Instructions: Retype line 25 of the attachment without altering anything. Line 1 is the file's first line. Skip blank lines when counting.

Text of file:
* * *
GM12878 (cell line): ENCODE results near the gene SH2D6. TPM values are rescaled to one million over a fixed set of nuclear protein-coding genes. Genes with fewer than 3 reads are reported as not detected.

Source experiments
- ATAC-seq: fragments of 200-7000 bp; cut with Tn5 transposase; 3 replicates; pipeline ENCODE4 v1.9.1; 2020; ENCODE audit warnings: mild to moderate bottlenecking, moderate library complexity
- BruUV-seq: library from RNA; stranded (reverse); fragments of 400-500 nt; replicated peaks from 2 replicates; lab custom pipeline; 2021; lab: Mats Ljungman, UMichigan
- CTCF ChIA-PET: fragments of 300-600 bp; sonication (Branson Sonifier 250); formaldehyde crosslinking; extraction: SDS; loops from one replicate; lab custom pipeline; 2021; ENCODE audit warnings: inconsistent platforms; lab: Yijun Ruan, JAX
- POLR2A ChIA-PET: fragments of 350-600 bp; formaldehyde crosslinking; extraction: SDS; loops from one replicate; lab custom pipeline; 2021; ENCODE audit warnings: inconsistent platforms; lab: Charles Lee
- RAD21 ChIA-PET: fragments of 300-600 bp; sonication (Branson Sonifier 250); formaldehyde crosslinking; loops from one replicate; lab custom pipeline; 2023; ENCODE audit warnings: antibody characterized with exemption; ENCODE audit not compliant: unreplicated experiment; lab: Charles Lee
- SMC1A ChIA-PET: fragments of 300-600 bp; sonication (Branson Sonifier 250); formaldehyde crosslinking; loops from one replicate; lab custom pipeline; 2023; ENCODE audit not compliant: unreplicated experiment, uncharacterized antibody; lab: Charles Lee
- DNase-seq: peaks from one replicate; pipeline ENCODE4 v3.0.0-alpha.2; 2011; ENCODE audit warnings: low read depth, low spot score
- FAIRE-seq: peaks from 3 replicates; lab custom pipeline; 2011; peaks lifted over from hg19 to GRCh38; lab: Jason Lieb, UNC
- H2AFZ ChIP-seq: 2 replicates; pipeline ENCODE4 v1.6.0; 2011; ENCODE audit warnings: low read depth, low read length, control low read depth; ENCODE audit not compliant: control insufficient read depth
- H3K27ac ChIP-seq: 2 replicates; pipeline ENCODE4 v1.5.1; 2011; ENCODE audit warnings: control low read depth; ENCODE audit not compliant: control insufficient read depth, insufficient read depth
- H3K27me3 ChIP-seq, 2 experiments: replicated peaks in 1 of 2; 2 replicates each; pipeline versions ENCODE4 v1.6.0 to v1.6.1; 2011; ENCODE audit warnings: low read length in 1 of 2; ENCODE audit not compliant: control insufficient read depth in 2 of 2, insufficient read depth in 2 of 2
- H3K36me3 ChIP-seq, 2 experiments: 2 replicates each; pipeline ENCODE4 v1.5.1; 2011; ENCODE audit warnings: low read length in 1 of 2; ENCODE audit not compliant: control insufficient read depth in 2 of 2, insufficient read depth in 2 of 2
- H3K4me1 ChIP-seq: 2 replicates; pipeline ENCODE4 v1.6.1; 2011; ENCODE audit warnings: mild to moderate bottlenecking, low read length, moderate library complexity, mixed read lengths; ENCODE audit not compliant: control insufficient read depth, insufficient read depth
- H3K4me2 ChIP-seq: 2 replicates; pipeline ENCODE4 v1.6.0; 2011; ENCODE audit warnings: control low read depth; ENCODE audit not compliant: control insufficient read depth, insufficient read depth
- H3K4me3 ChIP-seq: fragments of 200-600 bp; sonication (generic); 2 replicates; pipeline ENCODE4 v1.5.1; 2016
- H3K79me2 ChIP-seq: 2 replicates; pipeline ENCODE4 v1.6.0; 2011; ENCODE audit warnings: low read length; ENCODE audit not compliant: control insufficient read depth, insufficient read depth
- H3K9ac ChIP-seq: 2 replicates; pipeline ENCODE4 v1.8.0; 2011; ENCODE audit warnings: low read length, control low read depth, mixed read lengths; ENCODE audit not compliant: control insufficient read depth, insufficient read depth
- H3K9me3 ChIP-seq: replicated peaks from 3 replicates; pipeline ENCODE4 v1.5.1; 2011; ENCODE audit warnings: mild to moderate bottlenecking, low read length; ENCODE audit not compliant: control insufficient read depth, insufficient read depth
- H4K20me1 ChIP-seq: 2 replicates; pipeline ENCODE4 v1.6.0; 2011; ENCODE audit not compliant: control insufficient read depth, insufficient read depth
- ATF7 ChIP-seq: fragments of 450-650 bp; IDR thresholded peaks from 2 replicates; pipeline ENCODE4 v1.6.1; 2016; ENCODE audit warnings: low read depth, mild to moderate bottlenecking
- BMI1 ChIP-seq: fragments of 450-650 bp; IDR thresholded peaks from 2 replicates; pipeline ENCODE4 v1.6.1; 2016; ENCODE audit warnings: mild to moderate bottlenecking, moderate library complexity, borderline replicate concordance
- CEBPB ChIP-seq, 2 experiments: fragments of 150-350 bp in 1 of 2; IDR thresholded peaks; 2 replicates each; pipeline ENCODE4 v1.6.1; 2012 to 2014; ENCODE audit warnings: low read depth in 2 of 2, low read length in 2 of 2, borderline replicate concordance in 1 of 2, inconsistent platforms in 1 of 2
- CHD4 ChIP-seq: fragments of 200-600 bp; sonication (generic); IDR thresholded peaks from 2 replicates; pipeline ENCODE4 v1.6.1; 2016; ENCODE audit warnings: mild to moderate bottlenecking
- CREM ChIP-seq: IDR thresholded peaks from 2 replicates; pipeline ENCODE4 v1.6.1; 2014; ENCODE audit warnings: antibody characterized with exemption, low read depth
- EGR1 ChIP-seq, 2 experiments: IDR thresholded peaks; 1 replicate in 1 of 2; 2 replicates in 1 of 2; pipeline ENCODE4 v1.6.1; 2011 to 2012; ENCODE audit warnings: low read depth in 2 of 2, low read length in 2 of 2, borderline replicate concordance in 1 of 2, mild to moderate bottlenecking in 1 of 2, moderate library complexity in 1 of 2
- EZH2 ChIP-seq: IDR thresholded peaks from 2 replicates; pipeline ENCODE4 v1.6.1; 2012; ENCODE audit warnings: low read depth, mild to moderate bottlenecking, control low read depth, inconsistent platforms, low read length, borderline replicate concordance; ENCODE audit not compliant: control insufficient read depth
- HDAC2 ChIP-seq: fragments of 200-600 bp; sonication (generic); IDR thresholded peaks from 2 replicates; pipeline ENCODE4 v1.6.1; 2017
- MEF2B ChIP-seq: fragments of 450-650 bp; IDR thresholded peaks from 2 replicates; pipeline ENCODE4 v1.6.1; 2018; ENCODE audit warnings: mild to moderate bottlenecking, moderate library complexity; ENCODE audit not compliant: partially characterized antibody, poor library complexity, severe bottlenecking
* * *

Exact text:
- CHD4 ChIP-seq: fragments of 200-600 bp; sonication (generic); IDR thresholded peaks from 2 replicates; pipeline ENCODE4 v1.6.1; 2016; ENCODE audit warnings: mild to moderate bottlenecking